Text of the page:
School's out for holiday break -- which means it's the perfect time for your child to spend some QT with the grandparents. (Hello, date night!) After all, what kid can resist a trip to Grandma's? That said, when you have a child with type 1 diabetes, a routine overnight with relatives can be fraught with anxiety -- for you, the relatives, and the child. Certified diabetes educator Marlisa Brown offers these tips on how to make sure the trip is safe and worry-free:
Educate the grandparents about your child's type 1 diabetes. Make sure they have all the medical supplies your child will need, such as testing supplies, medications, the diabetes management plan, a list of acceptable foods, and emergency contact numbers. Teach them how to check your child's blood glucose and review what to do in an emergency. Written instructions are a necessity so they can be referred to whenever needed.
Decide who'll give insulin. If your child is too young to administer injections, you must assess whether or not the grandparent is comfortable doing so. If he or she lives nearby, many parents opt to just come and administer the shots themselves, which can put the grandparent at ease.
Make a plan for low blood sugar. Discuss how the grandparent can identify it, including a list of symptoms and what to do about them. Make sure they have plenty of items on hand for lows, such as fruit juice, regular soda or glucose tablets.
Go over a meal plan with the grandparents beforehand so you'll know what your child will be eating and how much insulin he or she will need. Let grandparents know that extra desserts or sweets are not the way to "spoil" your child. Suggest healthier rewards, such as stickers, small toys, or a special activity that they could do together.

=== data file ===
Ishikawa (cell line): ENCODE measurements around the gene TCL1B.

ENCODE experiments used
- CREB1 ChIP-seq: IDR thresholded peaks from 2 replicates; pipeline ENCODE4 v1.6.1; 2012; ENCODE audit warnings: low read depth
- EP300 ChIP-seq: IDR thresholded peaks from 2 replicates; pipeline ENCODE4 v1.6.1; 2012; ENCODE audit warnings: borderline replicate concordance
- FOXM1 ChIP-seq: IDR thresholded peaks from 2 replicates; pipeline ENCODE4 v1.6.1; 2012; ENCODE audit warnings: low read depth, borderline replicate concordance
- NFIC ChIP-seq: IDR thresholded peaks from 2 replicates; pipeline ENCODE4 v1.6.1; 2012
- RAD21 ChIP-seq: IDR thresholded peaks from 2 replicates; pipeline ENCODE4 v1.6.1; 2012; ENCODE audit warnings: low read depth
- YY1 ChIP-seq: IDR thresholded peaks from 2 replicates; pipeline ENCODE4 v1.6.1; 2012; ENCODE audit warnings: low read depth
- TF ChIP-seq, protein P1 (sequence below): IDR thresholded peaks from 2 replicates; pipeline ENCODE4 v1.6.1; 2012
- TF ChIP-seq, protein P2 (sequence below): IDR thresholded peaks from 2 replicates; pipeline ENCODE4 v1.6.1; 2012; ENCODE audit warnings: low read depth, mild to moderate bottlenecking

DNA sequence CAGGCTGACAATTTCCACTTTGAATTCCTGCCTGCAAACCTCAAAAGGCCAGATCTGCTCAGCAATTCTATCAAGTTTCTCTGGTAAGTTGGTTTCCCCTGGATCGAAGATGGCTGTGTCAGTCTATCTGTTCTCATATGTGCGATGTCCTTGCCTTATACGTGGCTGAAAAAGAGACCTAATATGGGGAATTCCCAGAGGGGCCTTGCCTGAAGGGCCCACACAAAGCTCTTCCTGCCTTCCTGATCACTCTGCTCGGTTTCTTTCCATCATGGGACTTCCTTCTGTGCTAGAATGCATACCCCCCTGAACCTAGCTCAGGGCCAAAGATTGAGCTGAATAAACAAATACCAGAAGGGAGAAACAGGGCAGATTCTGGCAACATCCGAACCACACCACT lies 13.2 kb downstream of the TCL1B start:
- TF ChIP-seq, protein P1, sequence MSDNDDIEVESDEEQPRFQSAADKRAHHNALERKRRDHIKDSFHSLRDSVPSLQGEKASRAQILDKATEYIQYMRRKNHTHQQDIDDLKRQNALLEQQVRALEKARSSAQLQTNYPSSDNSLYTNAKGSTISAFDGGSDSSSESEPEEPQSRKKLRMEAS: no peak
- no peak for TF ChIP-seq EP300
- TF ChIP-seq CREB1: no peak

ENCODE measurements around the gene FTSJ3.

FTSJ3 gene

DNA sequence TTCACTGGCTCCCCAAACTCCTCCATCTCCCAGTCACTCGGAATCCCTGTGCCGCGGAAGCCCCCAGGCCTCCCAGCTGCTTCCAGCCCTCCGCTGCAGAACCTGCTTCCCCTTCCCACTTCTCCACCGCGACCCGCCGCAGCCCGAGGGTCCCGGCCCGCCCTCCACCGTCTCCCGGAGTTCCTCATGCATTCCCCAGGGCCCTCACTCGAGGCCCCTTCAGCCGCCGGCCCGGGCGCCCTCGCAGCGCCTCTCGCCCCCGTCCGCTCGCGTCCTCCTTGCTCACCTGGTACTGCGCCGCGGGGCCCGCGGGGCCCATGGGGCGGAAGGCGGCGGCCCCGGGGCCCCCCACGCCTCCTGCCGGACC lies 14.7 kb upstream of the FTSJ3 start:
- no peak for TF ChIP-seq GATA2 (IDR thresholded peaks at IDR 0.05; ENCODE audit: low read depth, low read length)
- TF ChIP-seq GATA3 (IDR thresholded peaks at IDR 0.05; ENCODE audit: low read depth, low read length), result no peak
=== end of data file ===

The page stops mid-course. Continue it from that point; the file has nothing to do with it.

Stay in touch. Encourage the grandparents to check in at meals to ensure the right amount of insulin is being given. Frequent check-ins will give you greater peace of mind, too.
Go along if you're not ready for them to go alone. If you do not feel comfortable leaving your kids at their grandparents' -- or the grandparents are uncomfortable with it, too -- try staying over with your child or having the grandparents sleep over at your house. Give them plenty of alone time with your child so they feel like this is "their" special night.
It can be scary to let go for a first overnight trip, especially when your child has type 1 diabetes. But by working together with your relatives, this childhood rite of passage can be a happy (and healthy!) one, and something your son or daughter remembers for years to come.
Disclaimer: The experiences and suggestions recounted in these articles are not intended as medical advice, and they are not necessarily the "typical" experiences of families with a child who has type 1 diabetes. These situations are unique to the families depicted. Families should check with their healthcare professionals regarding the treatment of type 1 diabetes and the frequency of blood glucose monitoring.
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